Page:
What Is a Ridge Vent (And Does Your House Need One)?

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Though it's not something that homeowners often think about, having a balanced attic ventilation system is crucial — preventing issues like worn-out shingles, ice dams, and moldy insulation. The most efficient attic ventilation systems employ intake vents at the lowest point of the roof (usually the soffits) and exhaust vents near the top. And because it straddles the highest point of the roof, a ridge vent is one of the best types of exhaust vents.


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The best time for a ridge vent installation is during a roof replacement, but you may also want to consider it if you notice telltale signs of poor attic ventilation. The installation procedure isn't that difficult, so you can install ridge vents on an existing roof without much trouble. This can even be a home improvement project that you DIY, although you might want to save yourself the trouble and hazard exposure of working on the roof by hiring a roofer to do it for you.



A ridge vent is a static roof vent that straddles the roof ridge. You don't need one if you already have enough attic ventilation, but because it's the most efficient type of roof vent, you might consider one if you need to add venting or you're redoing your roof.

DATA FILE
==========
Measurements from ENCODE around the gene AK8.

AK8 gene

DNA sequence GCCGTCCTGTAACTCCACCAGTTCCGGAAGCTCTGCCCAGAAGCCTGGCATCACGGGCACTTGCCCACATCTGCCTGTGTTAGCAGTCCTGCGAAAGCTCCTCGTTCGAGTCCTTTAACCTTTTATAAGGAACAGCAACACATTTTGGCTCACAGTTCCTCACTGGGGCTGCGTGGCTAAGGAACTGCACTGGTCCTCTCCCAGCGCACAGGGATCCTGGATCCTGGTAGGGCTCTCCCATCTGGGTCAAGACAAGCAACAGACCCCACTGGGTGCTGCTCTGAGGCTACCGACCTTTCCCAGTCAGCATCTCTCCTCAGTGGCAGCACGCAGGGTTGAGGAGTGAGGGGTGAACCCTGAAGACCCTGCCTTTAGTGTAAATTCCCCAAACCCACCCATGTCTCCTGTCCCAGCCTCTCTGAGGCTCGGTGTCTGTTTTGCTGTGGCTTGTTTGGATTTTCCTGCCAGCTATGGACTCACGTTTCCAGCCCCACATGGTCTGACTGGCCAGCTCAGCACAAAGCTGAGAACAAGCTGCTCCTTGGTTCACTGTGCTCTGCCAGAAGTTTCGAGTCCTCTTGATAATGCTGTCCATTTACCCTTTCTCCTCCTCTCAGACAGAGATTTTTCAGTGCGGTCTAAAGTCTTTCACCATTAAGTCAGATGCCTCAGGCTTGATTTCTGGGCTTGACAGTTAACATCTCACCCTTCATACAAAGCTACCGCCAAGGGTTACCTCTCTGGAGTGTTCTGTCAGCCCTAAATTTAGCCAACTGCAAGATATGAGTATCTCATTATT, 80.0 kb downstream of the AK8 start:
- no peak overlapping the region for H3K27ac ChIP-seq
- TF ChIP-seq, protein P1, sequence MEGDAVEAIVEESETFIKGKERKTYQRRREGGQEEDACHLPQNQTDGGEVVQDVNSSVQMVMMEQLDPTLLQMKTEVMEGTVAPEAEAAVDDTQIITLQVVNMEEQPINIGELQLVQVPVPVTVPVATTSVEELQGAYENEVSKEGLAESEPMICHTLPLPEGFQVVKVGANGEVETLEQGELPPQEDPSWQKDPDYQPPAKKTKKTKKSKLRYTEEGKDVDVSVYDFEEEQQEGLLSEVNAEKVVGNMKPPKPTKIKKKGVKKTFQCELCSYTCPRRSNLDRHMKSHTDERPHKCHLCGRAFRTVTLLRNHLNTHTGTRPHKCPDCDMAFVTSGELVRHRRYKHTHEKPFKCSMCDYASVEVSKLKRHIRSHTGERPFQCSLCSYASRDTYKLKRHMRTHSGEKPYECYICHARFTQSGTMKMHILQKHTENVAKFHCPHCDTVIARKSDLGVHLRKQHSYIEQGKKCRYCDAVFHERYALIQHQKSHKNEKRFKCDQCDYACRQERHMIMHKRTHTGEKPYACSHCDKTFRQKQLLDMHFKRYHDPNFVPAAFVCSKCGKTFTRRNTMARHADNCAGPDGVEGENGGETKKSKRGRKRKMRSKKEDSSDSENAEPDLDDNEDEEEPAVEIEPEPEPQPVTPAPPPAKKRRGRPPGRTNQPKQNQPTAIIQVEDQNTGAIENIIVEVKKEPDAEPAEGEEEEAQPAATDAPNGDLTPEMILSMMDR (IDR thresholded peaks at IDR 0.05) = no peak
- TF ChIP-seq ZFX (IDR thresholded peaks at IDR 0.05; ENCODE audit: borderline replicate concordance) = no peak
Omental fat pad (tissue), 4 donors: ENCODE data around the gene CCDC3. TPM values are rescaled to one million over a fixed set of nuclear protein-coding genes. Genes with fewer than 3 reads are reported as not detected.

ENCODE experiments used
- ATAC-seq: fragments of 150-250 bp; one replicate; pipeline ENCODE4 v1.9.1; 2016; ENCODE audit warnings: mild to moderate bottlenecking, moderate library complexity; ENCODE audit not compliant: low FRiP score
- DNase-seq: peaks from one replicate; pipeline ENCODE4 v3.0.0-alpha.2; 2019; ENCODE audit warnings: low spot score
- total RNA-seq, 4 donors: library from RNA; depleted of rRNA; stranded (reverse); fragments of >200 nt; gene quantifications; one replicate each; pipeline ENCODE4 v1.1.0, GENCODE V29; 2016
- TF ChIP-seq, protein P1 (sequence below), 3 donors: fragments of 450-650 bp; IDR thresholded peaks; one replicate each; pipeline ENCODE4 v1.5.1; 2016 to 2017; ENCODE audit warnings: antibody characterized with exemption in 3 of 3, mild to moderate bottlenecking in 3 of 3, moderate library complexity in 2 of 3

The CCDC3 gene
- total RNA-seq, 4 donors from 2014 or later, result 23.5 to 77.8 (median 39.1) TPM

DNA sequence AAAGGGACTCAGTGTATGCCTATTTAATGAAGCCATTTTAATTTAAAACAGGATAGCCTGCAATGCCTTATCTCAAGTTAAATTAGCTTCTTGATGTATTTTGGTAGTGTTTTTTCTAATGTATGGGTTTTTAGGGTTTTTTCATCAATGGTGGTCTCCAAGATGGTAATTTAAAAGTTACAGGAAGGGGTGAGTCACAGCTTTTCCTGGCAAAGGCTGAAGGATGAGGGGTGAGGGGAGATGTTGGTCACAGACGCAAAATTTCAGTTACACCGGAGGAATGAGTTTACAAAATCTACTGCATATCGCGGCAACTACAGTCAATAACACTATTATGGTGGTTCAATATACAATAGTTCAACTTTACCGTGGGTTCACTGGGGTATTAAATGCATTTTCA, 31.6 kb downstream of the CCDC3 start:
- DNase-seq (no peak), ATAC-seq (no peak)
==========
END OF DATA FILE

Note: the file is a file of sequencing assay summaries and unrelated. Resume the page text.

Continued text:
What's the Benefit of a Ridge Vent?

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In a passive attic ventilation system — which is one that doesn't employ an attic fan to move the air — hot air in the attic rises and is exhausted from the roof vents, pulling cooler outdoor air in through the soffit vents under the eave. This airflow helps to moderate the temperature in the attic, preventing condensation from forming in the winter and lower temperatures in the summer.


You can cut standard roof vents into the roof deck at any point, but the higher they are, the more efficient the air circulation. Ridge vents can provide as much exhaust area as square or circular air vent openings in the roof, and because they are on the roof ridge, they are guaranteed to be at the highest point, so they provide optimum airflow.


Ridge vents also look better than standard roof vents. Some are designed to simply replace the ridge caps on a shingled or metal roof, while others are designed to be shingled over with roof cap shingles. Either way, the ridge vent eliminates ugly square or round roof vents and is so low profile that it is virtually invisible from the ground.


Signs of Insufficient Attic and Roof Ventilation

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The only reason to install ridge vents in an existing roof is if the attic doesn't already have adequate ventilation, but how can you tell? Some of the telltale signs are:


  • Shingles that wear out before their warranty period expires:​ GAF, a top shingle manufacturer, offers a 15-year warranty against wind. If the shingles deteriorate to the point that they start blowing off before this period expires, it's likely because of excessive heat from a poorly ventilated attic.
  • Ice dams:​ Ice dams form in cold climates because heat from below infiltrates the attic and warms the roof, causing snow to melt. Proper roof ventilation cools the attic and prevents this.
  • Moldy and clumpy attic insulation:​ Condensation settles on the insulation in a poorly ventilated attic, providing an ideal environment for mold to grow and for musty smells to permeate the space.